Berlin Silver Bear winner Hamaguchi Ryusuke and his filmography of titles full of surprises
In March, Hamaguchi Ryusuke's "Wheel of Fortune and Fantasy" was awarded the Silver Bear Grand Jury Prize at the 71st Berlin International Film Festival which was held online. By winning the second biggest prize at one of the three major international film festivals Hamaguchi has at long last shot onto the world stage.
He was widely noticed after "Happy Hour" earned all four actresses - their debut appearance in a film - the Best Actress award at the 2015 Locarno International Film Festival. Furthermore, its over five hour runtime was entirely unprecedented.
Hamaguchi belonged to the Tokyo University Cinema Club and after graduating went on to the graduate film program at the Tokyo University of the Arts. There he received instruction from the likes of Kurosawa Kiyoshi and others resulting in his 2008 graduation film "Passion" which was chosen to compete at Tokyo FILMeX. In 2013, he released a trilogy of documentaries dealing with the Great East Japan Earthquake co-directed with Sakai Kou: "Sound of the Waves" “Voices from the Waves" and "Storytellers." He also released the short film "Touching the Skin of Eeriness" among others and slowly became acclaimed among those in the know. Forgoing partnerships with major film studios or broadcasting companies, his filmmaking is comparable to independent production. The origin of "Happy Hour" as well was a workshop Hamaguchi himself operates. His first commercial film was "Asako I & II," based off Shibasaki Tomoka's novel, and starred professional actors such as Higashide Masahiro. The film was chosen for the Competition section of the 2018 Cannes Film Festival.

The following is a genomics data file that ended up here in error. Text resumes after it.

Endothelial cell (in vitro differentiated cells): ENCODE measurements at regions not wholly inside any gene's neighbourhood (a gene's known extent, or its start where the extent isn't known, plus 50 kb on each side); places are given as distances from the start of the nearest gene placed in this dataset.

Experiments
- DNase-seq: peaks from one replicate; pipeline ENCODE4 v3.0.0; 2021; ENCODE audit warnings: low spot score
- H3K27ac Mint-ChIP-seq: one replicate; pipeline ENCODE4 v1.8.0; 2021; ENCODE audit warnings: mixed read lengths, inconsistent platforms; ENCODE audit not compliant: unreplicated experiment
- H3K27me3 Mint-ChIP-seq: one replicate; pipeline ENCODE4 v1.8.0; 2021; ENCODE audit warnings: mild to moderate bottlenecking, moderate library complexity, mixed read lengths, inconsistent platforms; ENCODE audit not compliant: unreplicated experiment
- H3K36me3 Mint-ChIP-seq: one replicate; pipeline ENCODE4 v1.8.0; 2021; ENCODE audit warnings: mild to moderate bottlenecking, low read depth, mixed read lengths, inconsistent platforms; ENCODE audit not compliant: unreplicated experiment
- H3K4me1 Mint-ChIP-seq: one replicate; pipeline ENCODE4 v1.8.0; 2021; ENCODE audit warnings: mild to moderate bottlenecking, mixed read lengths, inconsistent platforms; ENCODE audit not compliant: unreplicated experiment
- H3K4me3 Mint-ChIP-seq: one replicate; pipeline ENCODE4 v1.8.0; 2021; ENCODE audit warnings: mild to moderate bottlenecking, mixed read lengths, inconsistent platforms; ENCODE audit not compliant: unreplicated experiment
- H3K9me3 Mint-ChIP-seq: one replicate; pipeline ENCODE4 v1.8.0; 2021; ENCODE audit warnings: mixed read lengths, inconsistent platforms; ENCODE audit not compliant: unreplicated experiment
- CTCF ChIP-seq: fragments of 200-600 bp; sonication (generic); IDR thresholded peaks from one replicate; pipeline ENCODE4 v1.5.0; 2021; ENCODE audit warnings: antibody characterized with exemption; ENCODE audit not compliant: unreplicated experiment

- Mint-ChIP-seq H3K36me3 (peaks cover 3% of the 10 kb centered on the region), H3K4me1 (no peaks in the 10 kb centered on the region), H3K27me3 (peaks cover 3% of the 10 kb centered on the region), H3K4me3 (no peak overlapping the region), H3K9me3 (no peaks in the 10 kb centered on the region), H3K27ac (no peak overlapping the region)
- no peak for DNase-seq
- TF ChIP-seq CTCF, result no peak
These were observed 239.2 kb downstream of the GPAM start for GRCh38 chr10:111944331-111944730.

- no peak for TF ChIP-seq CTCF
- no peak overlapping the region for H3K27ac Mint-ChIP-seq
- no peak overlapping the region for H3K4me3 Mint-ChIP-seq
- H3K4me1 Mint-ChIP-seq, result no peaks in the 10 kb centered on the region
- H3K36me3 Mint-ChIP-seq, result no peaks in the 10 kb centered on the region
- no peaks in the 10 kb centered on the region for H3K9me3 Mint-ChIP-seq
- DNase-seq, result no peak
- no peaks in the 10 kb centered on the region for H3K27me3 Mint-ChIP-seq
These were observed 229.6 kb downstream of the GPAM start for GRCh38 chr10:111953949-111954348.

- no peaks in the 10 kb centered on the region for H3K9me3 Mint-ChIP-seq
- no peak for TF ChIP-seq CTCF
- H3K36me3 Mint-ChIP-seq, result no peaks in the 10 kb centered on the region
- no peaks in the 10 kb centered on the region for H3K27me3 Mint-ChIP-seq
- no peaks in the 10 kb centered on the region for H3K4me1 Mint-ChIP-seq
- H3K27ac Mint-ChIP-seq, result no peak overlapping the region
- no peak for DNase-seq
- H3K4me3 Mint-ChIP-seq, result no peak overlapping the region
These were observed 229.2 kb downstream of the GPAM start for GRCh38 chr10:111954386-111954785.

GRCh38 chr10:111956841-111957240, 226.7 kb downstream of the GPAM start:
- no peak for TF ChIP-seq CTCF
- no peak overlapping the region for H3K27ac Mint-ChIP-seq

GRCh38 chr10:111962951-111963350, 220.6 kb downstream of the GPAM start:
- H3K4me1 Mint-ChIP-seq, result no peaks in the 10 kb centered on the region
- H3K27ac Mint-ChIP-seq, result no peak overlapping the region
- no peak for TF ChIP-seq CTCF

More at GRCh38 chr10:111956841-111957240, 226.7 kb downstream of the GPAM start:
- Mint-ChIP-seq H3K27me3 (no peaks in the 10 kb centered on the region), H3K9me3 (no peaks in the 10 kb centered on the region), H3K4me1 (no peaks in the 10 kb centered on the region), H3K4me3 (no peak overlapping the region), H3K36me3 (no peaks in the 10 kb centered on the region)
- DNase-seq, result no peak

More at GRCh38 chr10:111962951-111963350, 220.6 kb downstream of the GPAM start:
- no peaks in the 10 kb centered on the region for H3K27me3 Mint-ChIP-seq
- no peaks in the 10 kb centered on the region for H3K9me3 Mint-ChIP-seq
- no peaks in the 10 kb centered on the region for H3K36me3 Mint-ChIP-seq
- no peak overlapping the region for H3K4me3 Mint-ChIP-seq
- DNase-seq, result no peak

"Wheel of Fortune and Fantasy" is a collection of short stories dealing with the same theme. All three are conversational "plays" through which connections are created between the characters from unexpected reunions to misunderstandings. As words are exchanged, the balance of those relationships change moment by moment.
Hamaguchi's films are full of surprises. Despite being almost entirely dialogue driven, they possess a power and tenseness akin to action films. It's said "an interesting film greatly changes from start to finish." That change is made to happen through dialogue and the directing technique for this is unique. According to Hamaguchi, "The actor and the character are different people. Making them say the dialogue is impossible." Before the start of filming, he has the actors read the script without emotion so as to ingrain the dialogue into the body until they are spoken naturally. The emotional reactions and reflexes are captured for the first time on set. The real emotions are unquestionable regardless of the occasional flat enunciation of the lines. The length of his films is also unconventional. The five hour "Happy Hour" and the three, 40 minute short stories of "Wheel of Fortune and Fantasy" are outside of the norm. "I have an attachment to the characters and I'm unable to control the length when I want to see their connections."
The Japanese directors who frequent international film festivals are made up of veterans who came on to the scene in the 90s, Kore-eda Hirokazu heading the list. Last year, Suwa Nobuhiro's "The Phone of the Wind" was screened at Berlin, Hamaguchi contributed to the script of Kurosawa Kiyoshi's "Wife of a Spy" which won the Silver Lion for Best Direction at Venice, and Kawase Naomi's "True Mothers" was an official selection at Cannes. On the other front, young filmmakers are at last starting to make their appearance. In 2020, Fukada Koji's "The Real Thing" was screened at Cannes, and HIKARI's debut feature "37 Seconds" was programmed at Berlin. Hamaguchi, who also has a new film, "Drive My Car," waiting in the wings, looks to be adding to the new faces of Japan.